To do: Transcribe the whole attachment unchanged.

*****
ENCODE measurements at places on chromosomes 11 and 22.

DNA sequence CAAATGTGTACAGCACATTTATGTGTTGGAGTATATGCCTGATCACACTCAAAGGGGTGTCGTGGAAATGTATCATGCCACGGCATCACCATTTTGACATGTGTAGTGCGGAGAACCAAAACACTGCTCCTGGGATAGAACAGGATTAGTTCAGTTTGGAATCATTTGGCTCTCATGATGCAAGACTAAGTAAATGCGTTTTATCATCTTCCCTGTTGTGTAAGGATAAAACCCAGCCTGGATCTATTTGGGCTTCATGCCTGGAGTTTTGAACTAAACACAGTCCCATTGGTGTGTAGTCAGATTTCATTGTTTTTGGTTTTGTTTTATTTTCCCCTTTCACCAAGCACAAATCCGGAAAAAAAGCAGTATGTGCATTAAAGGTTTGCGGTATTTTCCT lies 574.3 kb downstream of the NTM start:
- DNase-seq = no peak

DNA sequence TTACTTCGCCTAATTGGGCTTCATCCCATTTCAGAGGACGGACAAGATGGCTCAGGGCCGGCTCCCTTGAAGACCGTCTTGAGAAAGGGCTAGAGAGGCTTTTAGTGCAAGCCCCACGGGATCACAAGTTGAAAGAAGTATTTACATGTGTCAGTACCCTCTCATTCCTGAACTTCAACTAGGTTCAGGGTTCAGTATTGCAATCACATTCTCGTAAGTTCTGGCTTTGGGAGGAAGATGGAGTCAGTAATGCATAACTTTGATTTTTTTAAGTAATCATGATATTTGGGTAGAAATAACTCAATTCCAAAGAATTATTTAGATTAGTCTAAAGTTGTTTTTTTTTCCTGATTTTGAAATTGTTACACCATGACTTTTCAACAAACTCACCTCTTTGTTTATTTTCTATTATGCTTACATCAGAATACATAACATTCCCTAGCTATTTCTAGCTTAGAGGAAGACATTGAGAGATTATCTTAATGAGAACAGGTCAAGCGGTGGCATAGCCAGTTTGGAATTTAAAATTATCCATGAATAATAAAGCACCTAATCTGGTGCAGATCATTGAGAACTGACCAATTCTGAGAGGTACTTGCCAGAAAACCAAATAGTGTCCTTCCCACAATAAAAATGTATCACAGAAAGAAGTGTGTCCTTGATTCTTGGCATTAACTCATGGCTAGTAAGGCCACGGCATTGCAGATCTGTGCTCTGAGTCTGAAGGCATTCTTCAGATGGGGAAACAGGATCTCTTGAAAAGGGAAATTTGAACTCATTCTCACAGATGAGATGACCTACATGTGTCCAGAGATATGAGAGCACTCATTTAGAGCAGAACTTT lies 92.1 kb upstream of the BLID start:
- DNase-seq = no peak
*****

ENCODE measurements at places on chromosomes 11 and 22.

DNA sequence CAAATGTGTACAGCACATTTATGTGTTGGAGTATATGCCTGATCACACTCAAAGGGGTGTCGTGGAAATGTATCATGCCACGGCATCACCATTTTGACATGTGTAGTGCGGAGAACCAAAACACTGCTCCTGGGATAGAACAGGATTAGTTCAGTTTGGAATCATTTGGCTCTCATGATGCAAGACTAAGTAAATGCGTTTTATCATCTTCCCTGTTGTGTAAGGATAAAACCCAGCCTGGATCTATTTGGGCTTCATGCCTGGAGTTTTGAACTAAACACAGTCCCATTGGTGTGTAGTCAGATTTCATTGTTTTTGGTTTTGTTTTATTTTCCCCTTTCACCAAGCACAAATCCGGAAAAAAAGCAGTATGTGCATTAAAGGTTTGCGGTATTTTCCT lies 574.3 kb downstream of the NTM start:
- DNase-seq = no peak

DNA sequence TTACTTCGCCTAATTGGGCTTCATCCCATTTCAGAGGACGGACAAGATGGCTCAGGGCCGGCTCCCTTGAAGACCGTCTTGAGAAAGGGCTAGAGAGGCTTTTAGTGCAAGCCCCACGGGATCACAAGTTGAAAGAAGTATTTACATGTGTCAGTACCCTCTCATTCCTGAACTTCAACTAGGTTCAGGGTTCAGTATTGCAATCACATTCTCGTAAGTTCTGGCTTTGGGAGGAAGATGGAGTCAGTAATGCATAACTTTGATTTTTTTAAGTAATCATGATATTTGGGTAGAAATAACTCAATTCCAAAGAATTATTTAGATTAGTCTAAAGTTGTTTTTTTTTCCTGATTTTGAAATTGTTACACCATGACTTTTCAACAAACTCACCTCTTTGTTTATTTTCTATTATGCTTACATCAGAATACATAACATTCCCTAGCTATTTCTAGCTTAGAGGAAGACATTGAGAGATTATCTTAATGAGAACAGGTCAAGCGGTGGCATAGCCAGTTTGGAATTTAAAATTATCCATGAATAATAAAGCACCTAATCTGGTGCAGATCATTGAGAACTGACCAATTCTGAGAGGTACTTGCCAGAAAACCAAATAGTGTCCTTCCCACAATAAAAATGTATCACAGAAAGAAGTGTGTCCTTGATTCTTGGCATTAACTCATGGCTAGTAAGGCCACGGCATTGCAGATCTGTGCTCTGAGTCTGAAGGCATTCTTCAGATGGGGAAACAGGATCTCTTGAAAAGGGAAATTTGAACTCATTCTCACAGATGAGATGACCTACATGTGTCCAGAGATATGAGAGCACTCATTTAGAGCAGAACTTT lies 92.1 kb upstream of the BLID start:
- DNase-seq = no peak